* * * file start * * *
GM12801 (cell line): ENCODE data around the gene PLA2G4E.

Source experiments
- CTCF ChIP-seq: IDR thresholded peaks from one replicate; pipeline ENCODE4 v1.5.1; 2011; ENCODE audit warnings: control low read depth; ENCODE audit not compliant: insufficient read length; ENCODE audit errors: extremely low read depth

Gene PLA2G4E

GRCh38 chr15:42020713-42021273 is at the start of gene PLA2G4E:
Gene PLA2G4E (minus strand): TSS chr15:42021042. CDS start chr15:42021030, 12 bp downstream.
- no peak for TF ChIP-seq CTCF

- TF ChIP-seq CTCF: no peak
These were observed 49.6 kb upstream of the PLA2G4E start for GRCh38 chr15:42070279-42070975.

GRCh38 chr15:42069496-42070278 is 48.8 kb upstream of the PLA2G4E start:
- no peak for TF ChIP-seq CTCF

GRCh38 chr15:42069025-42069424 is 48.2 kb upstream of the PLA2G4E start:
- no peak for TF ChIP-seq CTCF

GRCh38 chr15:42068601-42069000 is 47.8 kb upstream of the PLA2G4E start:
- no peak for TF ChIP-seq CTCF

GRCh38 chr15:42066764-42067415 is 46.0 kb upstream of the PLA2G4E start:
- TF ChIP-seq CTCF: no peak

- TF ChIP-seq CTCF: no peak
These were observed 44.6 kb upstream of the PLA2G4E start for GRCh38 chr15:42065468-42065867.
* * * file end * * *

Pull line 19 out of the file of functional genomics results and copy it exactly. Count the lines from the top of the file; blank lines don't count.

These were observed 44.6 kb upstream of the PLA2G4E start for GRCh38 chr15:42065468-42065867.